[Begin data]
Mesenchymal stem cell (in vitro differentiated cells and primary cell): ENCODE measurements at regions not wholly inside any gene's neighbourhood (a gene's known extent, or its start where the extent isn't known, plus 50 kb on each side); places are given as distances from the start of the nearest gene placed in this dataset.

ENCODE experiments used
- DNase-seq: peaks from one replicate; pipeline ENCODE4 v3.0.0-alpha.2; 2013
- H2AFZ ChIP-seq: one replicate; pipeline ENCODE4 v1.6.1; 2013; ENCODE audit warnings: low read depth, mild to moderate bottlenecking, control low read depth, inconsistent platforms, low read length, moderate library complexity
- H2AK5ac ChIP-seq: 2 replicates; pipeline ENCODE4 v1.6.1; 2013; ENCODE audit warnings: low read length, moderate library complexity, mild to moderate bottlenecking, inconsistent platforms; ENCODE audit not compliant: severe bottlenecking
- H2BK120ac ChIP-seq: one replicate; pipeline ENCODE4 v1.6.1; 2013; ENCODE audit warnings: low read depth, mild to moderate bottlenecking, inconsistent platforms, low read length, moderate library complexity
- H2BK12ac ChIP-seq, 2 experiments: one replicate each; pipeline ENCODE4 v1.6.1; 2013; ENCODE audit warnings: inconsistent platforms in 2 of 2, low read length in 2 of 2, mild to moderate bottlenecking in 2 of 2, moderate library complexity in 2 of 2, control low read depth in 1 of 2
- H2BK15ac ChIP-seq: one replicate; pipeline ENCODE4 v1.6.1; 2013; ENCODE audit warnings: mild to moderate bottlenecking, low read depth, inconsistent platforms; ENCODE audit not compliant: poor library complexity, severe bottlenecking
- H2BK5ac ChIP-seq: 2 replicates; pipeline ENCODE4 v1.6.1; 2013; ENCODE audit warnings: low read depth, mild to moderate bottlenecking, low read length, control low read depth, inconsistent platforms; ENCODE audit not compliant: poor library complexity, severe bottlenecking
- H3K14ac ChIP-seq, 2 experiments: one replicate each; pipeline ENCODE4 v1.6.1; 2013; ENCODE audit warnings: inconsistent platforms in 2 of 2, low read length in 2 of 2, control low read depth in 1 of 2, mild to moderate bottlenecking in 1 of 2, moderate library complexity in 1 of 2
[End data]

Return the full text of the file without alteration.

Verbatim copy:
Mesenchymal stem cell (in vitro differentiated cells and primary cell): ENCODE measurements at regions not wholly inside any gene's neighbourhood (a gene's known extent, or its start where the extent isn't known, plus 50 kb on each side); places are given as distances from the start of the nearest gene placed in this dataset.

ENCODE experiments used
- DNase-seq: peaks from one replicate; pipeline ENCODE4 v3.0.0-alpha.2; 2013
- H2AFZ ChIP-seq: one replicate; pipeline ENCODE4 v1.6.1; 2013; ENCODE audit warnings: low read depth, mild to moderate bottlenecking, control low read depth, inconsistent platforms, low read length, moderate library complexity
- H2AK5ac ChIP-seq: 2 replicates; pipeline ENCODE4 v1.6.1; 2013; ENCODE audit warnings: low read length, moderate library complexity, mild to moderate bottlenecking, inconsistent platforms; ENCODE audit not compliant: severe bottlenecking
- H2BK120ac ChIP-seq: one replicate; pipeline ENCODE4 v1.6.1; 2013; ENCODE audit warnings: low read depth, mild to moderate bottlenecking, inconsistent platforms, low read length, moderate library complexity
- H2BK12ac ChIP-seq, 2 experiments: one replicate each; pipeline ENCODE4 v1.6.1; 2013; ENCODE audit warnings: inconsistent platforms in 2 of 2, low read length in 2 of 2, mild to moderate bottlenecking in 2 of 2, moderate library complexity in 2 of 2, control low read depth in 1 of 2
- H2BK15ac ChIP-seq: one replicate; pipeline ENCODE4 v1.6.1; 2013; ENCODE audit warnings: mild to moderate bottlenecking, low read depth, inconsistent platforms; ENCODE audit not compliant: poor library complexity, severe bottlenecking
- H2BK5ac ChIP-seq: 2 replicates; pipeline ENCODE4 v1.6.1; 2013; ENCODE audit warnings: low read depth, mild to moderate bottlenecking, low read length, control low read depth, inconsistent platforms; ENCODE audit not compliant: poor library complexity, severe bottlenecking
- H3K14ac ChIP-seq, 2 experiments: one replicate each; pipeline ENCODE4 v1.6.1; 2013; ENCODE audit warnings: inconsistent platforms in 2 of 2, low read length in 2 of 2, control low read depth in 1 of 2, mild to moderate bottlenecking in 1 of 2, moderate library complexity in 1 of 2